During the holiday season in particular, we compromise buying items ‘new’ that we could’ve bought secondhand – for a third of the price. This is the time to give, but it’s also a time that requires either the discovery of more cash or less expensive items. From baskets to dishes, blogger Nancy Matson of Stuff You Don’t Want reminds us of all of the secondhand finds waiting to be discovered. Read on to see her compiled list of what to buy pre-owned in her neighborhood of Los Angeles and beyond, and then let us know where we can find these pretty price points in your neck-of-the-woods.
Most people would prefer a new thing over its pre-owned equivalent. The reasons for this tendency range from squeamishness to status consciousness to simple habit. You may never have the commitment or the time to comb through classifieds for the perfect end table. I get it. Even if you don’t normally dip your toe in the used market, however, there are some deals too good to pass up if you have even the tiniest inclination towards practicality and frugality.
You know that time you got a gift basket of muffins, toiletries or specialty mustard and didn’t know what do with the basket itself? That’s what happens to literally everyone. If you’ve got a thing for wicker, head to your nearest thrift store. There is no sight more common at Goodwill than a row full of baskets near the knick-knack area, and they’re rarely more than a buck apiece.
There’s a certain kind of man who is obliged to wear a tie every day to work. There are even more who wear them only grudgingly to weddings and funerals, tearing them from their necks as quickly as decorum allows. Yet, even these men regularly receive ties as gifts. These excess ties often make their way to the donation pile and are almost always priced at $2.99 or $3.99. Available at all thrift stores.
Most women have a single purse they carry around until it is so worn that shame compels them to replace it. Yet many of those same women have half a dozen other purses stuffed in their closet, barely used, rejected based on style or color or other practical considerations, which they eventually surrender to the world at large. Evening bags or purses in unusual colors are particularly easy to find. I’ve seen them start as low as $2.99. Available at all thrift stores.
Shaved ice/panini/pasta makers are often used once or not at all. I got my bread maker at a yard sale for $5.00. Though it had neither the box nor the instructions, I was able to track down this information easily online. This was an especially great deal, as they run at least $50 new, but saving between 50% and 75% off retail on a specialty kitchen appliance is easily done. Larger thrift stores have these, as does your local classifieds if you live in a big city. Buying local (as contrasted with ebay) allows you to avoid shipping charges.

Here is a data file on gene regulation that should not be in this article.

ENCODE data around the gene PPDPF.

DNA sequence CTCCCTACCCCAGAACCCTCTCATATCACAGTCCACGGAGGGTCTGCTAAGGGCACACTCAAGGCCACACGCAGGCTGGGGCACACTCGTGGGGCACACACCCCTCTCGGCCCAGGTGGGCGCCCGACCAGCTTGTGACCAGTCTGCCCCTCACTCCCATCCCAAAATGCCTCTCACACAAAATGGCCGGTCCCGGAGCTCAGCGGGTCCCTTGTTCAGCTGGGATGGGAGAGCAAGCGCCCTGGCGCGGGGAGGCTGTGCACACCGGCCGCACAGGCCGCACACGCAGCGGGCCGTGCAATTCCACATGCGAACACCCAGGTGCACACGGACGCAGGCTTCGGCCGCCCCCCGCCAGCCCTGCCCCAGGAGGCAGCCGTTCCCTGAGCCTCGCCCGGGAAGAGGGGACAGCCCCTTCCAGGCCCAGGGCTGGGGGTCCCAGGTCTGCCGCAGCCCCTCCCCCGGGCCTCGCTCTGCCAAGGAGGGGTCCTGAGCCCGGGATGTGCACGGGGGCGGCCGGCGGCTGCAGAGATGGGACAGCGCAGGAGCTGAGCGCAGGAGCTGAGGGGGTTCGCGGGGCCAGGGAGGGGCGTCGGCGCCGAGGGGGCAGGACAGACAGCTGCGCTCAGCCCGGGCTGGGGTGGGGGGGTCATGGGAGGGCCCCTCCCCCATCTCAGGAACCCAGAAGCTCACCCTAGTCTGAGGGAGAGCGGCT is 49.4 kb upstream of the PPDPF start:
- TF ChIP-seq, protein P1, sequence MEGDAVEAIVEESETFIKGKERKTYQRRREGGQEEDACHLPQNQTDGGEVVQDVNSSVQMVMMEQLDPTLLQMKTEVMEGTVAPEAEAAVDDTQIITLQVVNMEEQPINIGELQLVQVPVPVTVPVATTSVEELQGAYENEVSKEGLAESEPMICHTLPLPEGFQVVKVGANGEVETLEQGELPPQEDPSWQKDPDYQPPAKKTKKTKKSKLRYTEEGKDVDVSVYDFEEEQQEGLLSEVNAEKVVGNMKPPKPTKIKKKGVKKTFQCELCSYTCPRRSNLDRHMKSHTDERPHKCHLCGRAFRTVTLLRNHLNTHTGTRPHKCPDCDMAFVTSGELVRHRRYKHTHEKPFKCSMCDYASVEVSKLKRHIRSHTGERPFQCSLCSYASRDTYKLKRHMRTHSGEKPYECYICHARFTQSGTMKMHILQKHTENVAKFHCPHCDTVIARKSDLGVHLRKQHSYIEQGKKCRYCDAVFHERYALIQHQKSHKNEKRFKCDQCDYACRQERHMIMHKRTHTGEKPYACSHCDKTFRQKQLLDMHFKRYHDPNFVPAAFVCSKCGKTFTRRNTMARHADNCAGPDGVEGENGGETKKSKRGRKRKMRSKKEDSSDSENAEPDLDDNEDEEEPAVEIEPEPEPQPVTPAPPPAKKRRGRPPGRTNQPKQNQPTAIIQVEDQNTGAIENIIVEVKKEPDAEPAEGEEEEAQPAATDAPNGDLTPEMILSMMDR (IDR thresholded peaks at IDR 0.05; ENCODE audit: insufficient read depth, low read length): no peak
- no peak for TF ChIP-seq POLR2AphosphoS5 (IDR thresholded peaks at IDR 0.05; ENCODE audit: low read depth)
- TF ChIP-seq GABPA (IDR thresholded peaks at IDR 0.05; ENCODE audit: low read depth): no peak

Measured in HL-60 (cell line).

I believe we’re in a golden age of vintage dishes. Older generations often had regular dishes in addition to “good” dishes, so there are a lot of sets of china left behind once they pass on. I regularly see nice sets of dishes in near-perfect condition selling for less than a dollar per piece, which is a significant savings on even a new acrylic set from Target. Virtually every estate sale has these, as do any upscale thrift stores. My local thrift store has a boutique arm that sells beautiful sets regularly. Maybe yours does, too.
Are you a Dan Brown or Nicholas Sparks fan? Lucky for you, you’re not the only one. If you’re not obsessed with getting the latest as soon as it hits the bookstore, you can snap them up for a dollar or two in due time.
In this era when it’s common for brides to overextend themselves financially to pay for their big day, they’re often looking to recover a little on the back end. That’s where secondhand shops come in. The dresses are hardly even used – what are the chances she wore it more than once?
Know of the best local hot-spots for picking the used, hardcover books or most gorgeous, secondhand wedding dresses? Let us know in the comments section below!
Nancy Matson's blog, Stuff You Don't Want, tells you how to keep your unwanted items out of the landfill, item by item. She is currently reviewing thrift stores throughout Los Angeles.